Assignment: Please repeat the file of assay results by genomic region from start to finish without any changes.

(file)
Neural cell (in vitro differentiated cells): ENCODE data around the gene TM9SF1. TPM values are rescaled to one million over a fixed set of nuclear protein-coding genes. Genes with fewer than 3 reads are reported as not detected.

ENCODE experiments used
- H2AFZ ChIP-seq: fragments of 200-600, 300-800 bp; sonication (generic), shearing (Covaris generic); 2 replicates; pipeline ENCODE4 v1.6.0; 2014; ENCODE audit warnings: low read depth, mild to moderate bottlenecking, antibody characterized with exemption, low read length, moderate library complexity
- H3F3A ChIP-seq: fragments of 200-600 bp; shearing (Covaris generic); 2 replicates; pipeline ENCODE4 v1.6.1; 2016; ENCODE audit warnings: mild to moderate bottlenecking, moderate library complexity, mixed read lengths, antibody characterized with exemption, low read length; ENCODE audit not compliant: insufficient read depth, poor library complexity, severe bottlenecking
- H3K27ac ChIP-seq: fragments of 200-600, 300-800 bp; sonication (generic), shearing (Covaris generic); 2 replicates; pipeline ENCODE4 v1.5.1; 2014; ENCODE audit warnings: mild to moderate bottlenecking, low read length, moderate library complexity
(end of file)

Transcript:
Neural cell (in vitro differentiated cells): ENCODE data around the gene TM9SF1. TPM values are rescaled to one million over a fixed set of nuclear protein-coding genes. Genes with fewer than 3 reads are reported as not detected.

ENCODE experiments used
- H2AFZ ChIP-seq: fragments of 200-600, 300-800 bp; sonication (generic), shearing (Covaris generic); 2 replicates; pipeline ENCODE4 v1.6.0; 2014; ENCODE audit warnings: low read depth, mild to moderate bottlenecking, antibody characterized with exemption, low read length, moderate library complexity
- H3F3A ChIP-seq: fragments of 200-600 bp; shearing (Covaris generic); 2 replicates; pipeline ENCODE4 v1.6.1; 2016; ENCODE audit warnings: mild to moderate bottlenecking, moderate library complexity, mixed read lengths, antibody characterized with exemption, low read length; ENCODE audit not compliant: insufficient read depth, poor library complexity, severe bottlenecking
- H3K27ac ChIP-seq: fragments of 200-600, 300-800 bp; sonication (generic), shearing (Covaris generic); 2 replicates; pipeline ENCODE4 v1.5.1; 2014; ENCODE audit warnings: mild to moderate bottlenecking, low read length, moderate library complexity